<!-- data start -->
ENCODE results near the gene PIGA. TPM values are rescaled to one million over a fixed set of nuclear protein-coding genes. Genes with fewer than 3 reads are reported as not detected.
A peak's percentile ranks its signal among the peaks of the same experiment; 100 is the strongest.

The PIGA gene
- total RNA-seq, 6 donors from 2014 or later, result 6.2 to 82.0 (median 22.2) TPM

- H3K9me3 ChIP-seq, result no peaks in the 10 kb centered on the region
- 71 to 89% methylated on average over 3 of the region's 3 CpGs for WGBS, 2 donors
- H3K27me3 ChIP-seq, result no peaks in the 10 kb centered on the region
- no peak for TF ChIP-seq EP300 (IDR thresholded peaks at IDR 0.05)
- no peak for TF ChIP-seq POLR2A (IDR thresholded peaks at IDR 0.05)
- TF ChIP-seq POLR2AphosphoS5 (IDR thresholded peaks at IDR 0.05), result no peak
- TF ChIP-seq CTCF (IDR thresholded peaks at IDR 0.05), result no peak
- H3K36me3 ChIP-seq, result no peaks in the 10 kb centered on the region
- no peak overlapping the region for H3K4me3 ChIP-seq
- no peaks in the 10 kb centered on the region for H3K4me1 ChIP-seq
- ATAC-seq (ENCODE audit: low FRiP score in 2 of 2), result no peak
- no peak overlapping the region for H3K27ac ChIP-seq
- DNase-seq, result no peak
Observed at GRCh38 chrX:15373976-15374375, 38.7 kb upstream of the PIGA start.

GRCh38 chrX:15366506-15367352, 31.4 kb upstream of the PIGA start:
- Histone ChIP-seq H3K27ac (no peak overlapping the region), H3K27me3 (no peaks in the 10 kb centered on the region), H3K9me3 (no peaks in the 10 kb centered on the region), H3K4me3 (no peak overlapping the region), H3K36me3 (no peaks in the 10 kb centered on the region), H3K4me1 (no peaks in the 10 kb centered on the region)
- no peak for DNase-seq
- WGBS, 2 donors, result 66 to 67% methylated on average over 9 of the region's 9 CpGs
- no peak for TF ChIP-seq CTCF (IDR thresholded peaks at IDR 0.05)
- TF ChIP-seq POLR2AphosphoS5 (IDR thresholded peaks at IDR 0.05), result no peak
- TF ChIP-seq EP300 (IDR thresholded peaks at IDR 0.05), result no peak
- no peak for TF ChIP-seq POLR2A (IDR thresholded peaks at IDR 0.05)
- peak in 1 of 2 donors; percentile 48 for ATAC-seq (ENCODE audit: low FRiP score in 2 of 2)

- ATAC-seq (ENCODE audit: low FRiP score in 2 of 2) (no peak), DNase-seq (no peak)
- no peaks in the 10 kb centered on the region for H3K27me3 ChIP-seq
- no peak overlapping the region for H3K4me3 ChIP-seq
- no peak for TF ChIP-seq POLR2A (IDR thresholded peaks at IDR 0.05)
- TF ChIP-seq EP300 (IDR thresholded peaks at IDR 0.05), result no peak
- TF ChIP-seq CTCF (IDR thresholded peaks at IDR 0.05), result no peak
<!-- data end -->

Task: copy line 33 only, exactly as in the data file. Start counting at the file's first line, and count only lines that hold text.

- TF ChIP-seq CTCF (IDR thresholded peaks at IDR 0.05), result no peak